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What’s Next for Physically Aware DFT?

Jan. 31, 2022
More complex designs and growing test logic need physically aware implementation of all DFT logic for optimal power, performance, and area.

This article appeared in Electronic Design and has been published here with permission.

What you’ll learn:

  • Why isolated flows negatively impact design schedule and PPA.
  • Benefits of unified DFT, synthesis, and physical design flows.
  • Physical implementation optimization methods for test compression and scan chains.

Modern system-on-chip (SoC) designs continue to expand in size and complexity to meet the computing requirements of applications such as artificial intelligence (AI), machine learning (ML), and the data center. This trend also has increased the design-for-test (DFT) logic added to the SoCs to minimize test cost and maximize test quality. Furthermore, SoCs designed to be deployed in safety-critical applications further broaden the test requirements to include in-system test.

The growing test logic in SoCs has a significant negative impact on their power, performance, area (PPA) and turnaround time, all while designers are being pushed to optimize PPA and shorten the design cycle due to today’s highly competitive environment. Thus, a new paradigm of physically aware DFT is required, where DFT implementation is fused with physical design implementation to achieve an optimal design PPA with quick turnaround time.     

An example test flow illustrates the isolated DFT and physical implementation processes (Fig. 1). Such flows simply add DFT logic in the design and provide no guidance to the physical implementation process, later in the design flow, on the optimizations that can be performed.

During the physical implementation process, the tools are unaware of the DFT logic and analyze it similarly to other functional logic, resulting in a sub-optimal PPA for the entire design (functional plus DFT logic). Another major drawback of disjointed test flows is that they often lead to an iterative process between DFT and physical implementation to achieve design convergence through design change with re-synthesis or engineering-change-order (ECO) process, causing delays in development schedules.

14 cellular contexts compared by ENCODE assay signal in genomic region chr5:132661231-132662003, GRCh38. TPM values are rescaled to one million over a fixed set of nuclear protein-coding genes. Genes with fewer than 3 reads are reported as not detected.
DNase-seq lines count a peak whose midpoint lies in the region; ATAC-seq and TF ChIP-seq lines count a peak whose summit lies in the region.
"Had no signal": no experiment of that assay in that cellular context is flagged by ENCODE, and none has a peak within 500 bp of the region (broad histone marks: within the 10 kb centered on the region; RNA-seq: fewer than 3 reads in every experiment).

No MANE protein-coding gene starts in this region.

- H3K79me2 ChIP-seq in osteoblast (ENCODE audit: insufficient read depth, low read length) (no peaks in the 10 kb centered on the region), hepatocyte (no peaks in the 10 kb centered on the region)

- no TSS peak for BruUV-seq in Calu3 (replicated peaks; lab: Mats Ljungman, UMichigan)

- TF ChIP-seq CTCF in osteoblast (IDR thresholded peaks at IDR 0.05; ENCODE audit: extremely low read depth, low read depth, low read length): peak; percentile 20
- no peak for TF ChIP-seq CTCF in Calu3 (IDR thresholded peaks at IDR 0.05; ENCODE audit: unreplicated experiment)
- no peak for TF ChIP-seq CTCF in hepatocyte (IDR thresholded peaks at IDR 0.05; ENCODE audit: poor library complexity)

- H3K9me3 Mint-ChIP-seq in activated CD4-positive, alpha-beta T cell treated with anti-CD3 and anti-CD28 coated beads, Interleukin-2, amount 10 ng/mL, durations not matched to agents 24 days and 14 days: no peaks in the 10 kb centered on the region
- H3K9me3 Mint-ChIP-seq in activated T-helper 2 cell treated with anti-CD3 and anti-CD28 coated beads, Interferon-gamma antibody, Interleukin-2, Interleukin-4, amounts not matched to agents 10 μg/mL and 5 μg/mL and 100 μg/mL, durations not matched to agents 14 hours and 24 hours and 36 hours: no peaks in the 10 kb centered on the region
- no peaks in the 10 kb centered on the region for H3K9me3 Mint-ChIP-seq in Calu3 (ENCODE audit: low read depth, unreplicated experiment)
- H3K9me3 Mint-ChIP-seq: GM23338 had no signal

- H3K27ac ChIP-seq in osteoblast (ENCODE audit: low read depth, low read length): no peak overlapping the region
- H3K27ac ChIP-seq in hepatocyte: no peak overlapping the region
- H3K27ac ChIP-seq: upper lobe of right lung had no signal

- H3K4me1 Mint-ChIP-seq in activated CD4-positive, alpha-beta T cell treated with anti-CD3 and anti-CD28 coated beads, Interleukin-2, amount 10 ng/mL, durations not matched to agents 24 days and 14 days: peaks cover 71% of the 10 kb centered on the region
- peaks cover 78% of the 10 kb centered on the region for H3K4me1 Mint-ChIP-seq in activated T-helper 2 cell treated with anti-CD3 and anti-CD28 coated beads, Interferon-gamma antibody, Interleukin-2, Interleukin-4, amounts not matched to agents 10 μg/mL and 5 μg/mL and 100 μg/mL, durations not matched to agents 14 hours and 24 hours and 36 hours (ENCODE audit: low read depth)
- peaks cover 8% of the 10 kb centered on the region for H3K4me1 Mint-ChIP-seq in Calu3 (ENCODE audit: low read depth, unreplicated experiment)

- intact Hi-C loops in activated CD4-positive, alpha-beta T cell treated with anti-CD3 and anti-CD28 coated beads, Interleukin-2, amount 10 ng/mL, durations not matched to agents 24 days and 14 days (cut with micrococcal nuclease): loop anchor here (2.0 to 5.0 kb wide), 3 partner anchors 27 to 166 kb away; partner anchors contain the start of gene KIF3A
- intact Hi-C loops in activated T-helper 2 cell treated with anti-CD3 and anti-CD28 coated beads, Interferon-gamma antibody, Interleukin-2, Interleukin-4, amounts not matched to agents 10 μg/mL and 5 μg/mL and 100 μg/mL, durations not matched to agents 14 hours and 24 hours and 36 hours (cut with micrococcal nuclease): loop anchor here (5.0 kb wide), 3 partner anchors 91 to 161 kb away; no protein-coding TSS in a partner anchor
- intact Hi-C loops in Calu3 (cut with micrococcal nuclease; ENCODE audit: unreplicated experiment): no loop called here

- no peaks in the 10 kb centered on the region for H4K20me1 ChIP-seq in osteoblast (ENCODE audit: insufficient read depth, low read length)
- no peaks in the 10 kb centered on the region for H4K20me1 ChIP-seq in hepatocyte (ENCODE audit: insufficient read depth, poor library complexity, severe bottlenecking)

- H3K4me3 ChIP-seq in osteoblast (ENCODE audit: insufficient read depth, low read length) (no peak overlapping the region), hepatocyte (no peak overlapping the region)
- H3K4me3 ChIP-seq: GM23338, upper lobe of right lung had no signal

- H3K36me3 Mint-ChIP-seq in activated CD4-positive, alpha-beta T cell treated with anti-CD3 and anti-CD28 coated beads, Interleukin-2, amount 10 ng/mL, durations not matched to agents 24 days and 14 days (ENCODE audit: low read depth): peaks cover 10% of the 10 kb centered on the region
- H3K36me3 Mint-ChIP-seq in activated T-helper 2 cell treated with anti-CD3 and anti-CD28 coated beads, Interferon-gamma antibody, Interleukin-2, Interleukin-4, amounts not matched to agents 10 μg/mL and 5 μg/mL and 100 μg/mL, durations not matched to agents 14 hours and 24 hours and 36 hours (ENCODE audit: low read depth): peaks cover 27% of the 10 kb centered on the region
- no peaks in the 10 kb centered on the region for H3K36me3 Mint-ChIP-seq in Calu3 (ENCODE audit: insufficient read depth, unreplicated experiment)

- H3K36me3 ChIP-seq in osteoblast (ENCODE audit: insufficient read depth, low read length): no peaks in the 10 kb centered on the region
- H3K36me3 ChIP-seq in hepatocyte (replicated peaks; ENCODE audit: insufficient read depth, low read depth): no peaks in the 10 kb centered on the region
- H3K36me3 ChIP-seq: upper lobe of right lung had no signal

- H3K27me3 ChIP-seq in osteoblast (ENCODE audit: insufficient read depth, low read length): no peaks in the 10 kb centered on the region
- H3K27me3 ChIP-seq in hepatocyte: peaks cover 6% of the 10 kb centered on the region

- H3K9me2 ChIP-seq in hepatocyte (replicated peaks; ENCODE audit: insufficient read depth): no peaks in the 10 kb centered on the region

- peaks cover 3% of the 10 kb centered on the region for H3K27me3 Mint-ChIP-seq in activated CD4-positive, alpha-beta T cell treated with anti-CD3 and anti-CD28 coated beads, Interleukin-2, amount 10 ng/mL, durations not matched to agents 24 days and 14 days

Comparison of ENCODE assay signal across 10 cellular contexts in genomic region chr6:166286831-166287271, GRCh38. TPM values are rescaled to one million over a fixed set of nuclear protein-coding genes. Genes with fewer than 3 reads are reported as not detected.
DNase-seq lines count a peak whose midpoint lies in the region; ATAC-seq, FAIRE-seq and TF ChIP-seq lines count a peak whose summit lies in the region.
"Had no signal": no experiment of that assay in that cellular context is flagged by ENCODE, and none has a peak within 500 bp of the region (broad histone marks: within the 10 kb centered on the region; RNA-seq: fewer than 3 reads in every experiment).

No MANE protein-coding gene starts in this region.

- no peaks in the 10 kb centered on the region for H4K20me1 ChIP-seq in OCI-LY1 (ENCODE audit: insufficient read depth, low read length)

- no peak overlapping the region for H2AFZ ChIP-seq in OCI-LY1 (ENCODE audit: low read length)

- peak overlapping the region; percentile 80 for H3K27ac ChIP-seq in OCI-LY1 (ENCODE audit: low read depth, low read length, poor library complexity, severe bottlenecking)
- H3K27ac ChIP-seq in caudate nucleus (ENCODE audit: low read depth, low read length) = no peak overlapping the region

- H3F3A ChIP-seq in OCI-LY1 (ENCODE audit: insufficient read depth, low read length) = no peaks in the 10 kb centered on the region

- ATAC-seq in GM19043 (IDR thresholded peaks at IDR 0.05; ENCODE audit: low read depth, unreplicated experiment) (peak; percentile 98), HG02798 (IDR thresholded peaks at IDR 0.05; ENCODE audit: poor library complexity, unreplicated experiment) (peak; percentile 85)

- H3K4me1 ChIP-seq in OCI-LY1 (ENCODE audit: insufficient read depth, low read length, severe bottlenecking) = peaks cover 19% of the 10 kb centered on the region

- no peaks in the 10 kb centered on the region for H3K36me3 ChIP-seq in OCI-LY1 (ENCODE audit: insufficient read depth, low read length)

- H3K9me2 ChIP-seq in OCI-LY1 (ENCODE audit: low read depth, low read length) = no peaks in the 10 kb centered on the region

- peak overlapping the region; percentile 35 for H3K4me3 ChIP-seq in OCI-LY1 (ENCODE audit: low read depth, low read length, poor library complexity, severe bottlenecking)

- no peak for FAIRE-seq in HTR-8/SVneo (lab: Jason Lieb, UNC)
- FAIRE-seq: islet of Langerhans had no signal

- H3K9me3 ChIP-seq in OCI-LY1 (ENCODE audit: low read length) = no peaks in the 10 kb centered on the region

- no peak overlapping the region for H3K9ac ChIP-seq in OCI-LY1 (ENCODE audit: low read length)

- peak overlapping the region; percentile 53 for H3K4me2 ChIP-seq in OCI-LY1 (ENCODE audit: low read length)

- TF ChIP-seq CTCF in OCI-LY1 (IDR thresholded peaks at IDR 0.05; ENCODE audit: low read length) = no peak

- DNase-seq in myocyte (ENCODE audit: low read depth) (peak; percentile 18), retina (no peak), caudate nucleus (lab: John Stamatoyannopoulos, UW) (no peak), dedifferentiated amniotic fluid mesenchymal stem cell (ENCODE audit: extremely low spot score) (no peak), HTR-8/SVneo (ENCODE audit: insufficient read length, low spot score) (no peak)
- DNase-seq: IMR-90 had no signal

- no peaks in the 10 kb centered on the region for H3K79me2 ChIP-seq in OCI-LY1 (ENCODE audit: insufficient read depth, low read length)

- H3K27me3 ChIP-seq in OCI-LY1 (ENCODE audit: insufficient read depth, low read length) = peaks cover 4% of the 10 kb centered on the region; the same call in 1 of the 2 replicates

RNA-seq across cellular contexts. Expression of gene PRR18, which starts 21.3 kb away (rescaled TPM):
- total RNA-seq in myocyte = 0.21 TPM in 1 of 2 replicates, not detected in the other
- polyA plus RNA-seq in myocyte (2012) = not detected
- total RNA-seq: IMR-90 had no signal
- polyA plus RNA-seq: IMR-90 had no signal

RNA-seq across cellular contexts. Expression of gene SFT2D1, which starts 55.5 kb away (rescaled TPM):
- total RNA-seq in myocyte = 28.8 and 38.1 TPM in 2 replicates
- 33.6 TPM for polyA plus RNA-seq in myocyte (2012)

Physically Aware Scan Synthesis

The benefits of physically aware scan synthesis on design implementation are well-known—it’s been a standard industry practice for almost two decades. For advanced designs, the growing test logic includes test compression, memory test and repair, in-system test and debug, high-speed TAP, clock controllers, IEEE 1500, 1687 logic, and so on. Hence, a similar physically aware implementation methodology that applies targeted optimizations to all test logic is needed to achieve the best PPA for the entire design.

That goal is typically accomplished by applying two important techniques:

  • Enhancing DFT implementation infrastructure to help with logical and physical optimizations.
  • Enabling synthesis and physical design processes to perform targeted optimizations of DFT logic.

A flow for codec implementation and its scan-chain connections is based on these techniques (Fig. 2).

Physically Aware Implementation

In step 1, DFT Structure Optimization, the codec is split into multiple partitions to avoid the routing congestion that results from convergence of signals and scan chains to one monolithic codec location. In step 2, Logic Optimization, as the synthesis engine is aware of functional intent and the RTL structure of the codec logic, it performs targeted area, delay, and congestion optimization by balancing the local and global sharing of the codec logic’s signals.

During physically aware scan synthesis after the Logic Optimization phase, the scan chains are clustered into groups based on initial physical information and number of codec partitions. In step 3, Placement Optimization, the physical design engine is aware of codec partitions and performs congestion aware placement and routing of partitions and internal test signals needed for the codec. In addition, the scan-chain group connections to codec partitions are re-clustered to improve routing and wire length.

In step 4, clock path optimizations are performed by physically aware placement of on-chip clocking (OCC) and test clock routing for improved timing.

The optimizations shown in Figure 2 require DFT, synthesis, and physical design processes to work concurrently to form one seamless physically aware DFT implementation flow (Fig. 3).  

PPA Results After Implementation

The PPA improvement percentages with such a flow on several industry designs are shown in the table.

Every design observed an improved design PPA with the flow that performed targeted optimizations only on codec implementation and its scan-chain connections. Similar techniques are being developed for other test logic such as MBIST, logic BIST, etc., and silicon-lifecycle-management (SLM) structures like path monitors and power-voltage-temperature (PVT) sensors, which would further enhance these metrics.

DFT is no longer a second thought during the design process as more test logic is needed to meet the test goals of today’s advanced designs. As the industry moves toward the integration of test flows with SLM capabilities, the isolated DFT and physical implementation technologies would either be unable to mitigate the negative impact of these structures on designs’ PPA or would require enormous efforts.

Designers must adopt advanced test technologies that are based on physically aware implementation and apply targeted optimizations to keep up with ever-expanding PPA and accelerated design-cycle requirements.

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